|US6669681||Jul 11, 2001||Dec 30, 2003||Baxter International Inc.||Needleless connector|
|US6869653||Jan 8, 2001||Mar 22, 2005||Baxter International Inc.||Port tube closure assembly|
|US7329445||Oct 17, 2003||Feb 12, 2008||Baxter International Inc.||Assembly for a flowable material container|
|US7550185||Jan 24, 2005||Jun 23, 2009||Baxter International Inc.||Port tube and closure composition, structure and assembly for a flowable material container|
|US7611502||Oct 20, 2005||Nov 3, 2009||Covidien Ag||Connector for enteral fluid delivery set|
|US7713250||Apr 21, 2004||May 11, 2010||Becton, Dickinson And Company||Needleless luer access connector|
|US7896859||Nov 17, 2006||Mar 1, 2011||Tyco Healthcare Group Lp||Enteral feeding set|
|US7947032||Mar 19, 2010||May 24, 2011||Becton, Dickinson And Company||Needleless luer access connector|
|US7955317||Jun 30, 2009||Jun 7, 2011||Tyco Healthcare Group Lp||Female adaptor for feeding line|
|US8357136||Oct 5, 2010||Jan 22, 2013||Covidien Lp||Enteral feeding set|
|US9101936 *||Apr 24, 2008||Aug 11, 2015||Radiometer Medical Aps||Sealed oxygen reference fluid containing bag|
|US20040086675 *||Oct 17, 2003||May 6, 2004||Ling Michael T.K.||Assembly for a flowable material container|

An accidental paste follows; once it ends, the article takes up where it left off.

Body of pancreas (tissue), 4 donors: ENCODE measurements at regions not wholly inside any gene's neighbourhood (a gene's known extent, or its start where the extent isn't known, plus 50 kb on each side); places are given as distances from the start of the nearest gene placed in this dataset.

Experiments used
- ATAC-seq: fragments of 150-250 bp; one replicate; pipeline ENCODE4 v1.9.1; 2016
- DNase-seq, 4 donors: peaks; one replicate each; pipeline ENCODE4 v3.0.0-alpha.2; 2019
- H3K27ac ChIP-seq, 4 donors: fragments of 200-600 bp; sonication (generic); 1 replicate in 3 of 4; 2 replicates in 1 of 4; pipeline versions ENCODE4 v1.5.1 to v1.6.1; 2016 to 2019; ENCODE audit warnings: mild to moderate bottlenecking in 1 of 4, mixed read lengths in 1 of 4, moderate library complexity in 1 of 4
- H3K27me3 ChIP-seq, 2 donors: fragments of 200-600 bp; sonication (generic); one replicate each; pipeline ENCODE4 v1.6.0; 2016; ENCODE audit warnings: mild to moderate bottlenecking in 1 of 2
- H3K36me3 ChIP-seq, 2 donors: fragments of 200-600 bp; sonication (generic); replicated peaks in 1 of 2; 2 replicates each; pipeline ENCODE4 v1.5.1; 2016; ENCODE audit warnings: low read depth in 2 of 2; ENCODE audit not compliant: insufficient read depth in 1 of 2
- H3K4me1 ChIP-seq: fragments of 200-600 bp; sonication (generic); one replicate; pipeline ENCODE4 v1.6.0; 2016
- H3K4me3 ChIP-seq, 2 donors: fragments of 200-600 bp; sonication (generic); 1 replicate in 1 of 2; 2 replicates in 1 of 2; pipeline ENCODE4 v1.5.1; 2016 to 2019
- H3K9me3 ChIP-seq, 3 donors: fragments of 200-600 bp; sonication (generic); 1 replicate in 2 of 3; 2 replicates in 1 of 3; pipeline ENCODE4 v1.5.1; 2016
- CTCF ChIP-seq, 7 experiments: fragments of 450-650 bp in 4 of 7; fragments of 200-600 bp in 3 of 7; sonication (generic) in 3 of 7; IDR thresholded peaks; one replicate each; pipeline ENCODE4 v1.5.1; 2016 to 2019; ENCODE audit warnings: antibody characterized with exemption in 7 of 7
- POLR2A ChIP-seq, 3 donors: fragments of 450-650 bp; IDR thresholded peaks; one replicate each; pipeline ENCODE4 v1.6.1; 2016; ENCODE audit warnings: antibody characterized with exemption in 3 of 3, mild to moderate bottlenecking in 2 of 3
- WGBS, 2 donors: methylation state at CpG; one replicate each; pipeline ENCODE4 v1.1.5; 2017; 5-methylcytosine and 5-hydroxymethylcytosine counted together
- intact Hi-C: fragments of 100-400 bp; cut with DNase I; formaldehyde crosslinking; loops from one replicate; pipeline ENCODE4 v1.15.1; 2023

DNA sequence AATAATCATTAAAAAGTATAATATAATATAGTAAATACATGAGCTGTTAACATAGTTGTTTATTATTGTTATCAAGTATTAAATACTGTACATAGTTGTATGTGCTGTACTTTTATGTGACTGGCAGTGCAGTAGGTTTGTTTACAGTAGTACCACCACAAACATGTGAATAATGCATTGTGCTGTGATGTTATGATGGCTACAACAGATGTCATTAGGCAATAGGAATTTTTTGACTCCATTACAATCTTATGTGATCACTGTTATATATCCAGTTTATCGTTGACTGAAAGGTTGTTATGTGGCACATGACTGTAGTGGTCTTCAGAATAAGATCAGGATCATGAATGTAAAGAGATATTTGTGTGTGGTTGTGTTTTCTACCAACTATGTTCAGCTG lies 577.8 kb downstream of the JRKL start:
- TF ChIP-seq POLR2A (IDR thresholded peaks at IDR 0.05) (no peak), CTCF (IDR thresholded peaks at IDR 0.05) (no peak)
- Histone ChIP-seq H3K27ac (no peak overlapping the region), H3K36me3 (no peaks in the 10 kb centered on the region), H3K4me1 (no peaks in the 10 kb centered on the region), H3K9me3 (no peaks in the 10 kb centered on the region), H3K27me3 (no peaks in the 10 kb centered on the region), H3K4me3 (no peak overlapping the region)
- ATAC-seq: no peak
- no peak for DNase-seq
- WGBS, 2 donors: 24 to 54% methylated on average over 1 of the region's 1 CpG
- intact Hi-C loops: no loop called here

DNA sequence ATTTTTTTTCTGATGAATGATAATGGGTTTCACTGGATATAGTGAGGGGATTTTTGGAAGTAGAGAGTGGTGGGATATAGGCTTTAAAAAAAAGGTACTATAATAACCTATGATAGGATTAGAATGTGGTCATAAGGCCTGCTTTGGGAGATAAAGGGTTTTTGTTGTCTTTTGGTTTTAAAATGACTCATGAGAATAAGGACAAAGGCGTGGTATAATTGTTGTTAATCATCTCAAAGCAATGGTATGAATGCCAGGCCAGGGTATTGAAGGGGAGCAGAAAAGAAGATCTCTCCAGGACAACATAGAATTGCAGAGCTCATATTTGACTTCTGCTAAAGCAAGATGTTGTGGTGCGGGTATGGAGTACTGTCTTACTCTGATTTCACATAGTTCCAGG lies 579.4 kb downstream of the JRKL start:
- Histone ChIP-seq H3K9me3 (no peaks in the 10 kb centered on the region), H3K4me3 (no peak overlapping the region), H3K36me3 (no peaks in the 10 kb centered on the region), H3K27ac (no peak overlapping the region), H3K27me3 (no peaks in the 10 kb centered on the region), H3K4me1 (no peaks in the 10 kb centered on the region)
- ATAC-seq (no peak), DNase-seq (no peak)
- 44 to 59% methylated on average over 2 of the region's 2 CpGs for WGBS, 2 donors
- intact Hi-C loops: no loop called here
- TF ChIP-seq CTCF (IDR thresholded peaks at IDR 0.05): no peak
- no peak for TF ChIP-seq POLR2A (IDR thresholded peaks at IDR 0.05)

|US20050123703 *||Jan 24, 2005||Jun 9, 2005||Ling Michael T.||Port tube and closure composition, structure and assembly for a flowable material container|
|US20050158499 *||Mar 14, 2005||Jul 21, 2005||Ling Michael T.||Port tube and closure composition, structure and assembly for a flowale material container|
|US20070075714 *||Sep 28, 2006||Apr 5, 2007||Dollinger Harli M||Dual-chamber solution packaging system|
|US20070093775 *||Oct 20, 2005||Apr 26, 2007||Sherwood Services Ag||Connector for enteral fluid delivery set|
|US20070112323 *||Nov 17, 2006||May 17, 2007||Sherwood Services Ag||Enteral Feeding Set|
|US20080279487 *||Apr 24, 2008||Nov 13, 2008||Ib Marcher||Sealed oxygen reference fluid containing bag|
|US20100331787 *||Jun 30, 2009||Dec 30, 2010||Tyco Healthcare Group Lp||Female adaptor for feeding line|
|USD699343||Dec 20, 2011||Feb 11, 2014||Alcon Research, Ltd.||Irrigation solution bag|
|USRE43142||Jan 24, 2012||Baxter International, Inc.||Needleless connector|
|U.S. Classification||604/415, 604/905, 604/411, 215/247|
|International Classification||A61J1/05, A61M3/00, A61J15/00, A61J1/00, A61M5/162, A61J1/14, A61J1/10|
|Cooperative Classification||Y10S604/905, A61M2039/1094, A61M2205/276, A61M5/162, A61J1/1406, A61J1/10|
|European Classification||A61M5/162, A61J1/10|
|Sep 20, 1990||AS||Assignment|
Owner name: CLINTEC NUTRITION CO., ILLINOIS
Free format text: ASSIGNMENT OF ASSIGNORS INTEREST.;ASSIGNORS:MILLER, ROBERT A.;BECKER, MICHAEL;KACHMAR, JERRE;AND OTHERS;REEL/FRAME:005464/0536;SIGNING DATES FROM 19900807 TO 19900913
|Feb 2, 1996||FPAY||Fee payment|
Year of fee payment: 4
|Dec 23, 1996||AS||Assignment|
Owner name: NESTEC LTD., SWITZERLAND
Free format text: ASSIGNMENT OF ASSIGNORS INTEREST;ASSIGNOR:CLINTEC NUTRITION COMPANY;REEL/FRAME:008274/0618
Effective date: 19961001
|Feb 1, 2000||FPAY||Fee payment|
Year of fee payment: 8
|Jan 8, 2004||FPAY||Fee payment|
Year of fee payment: 12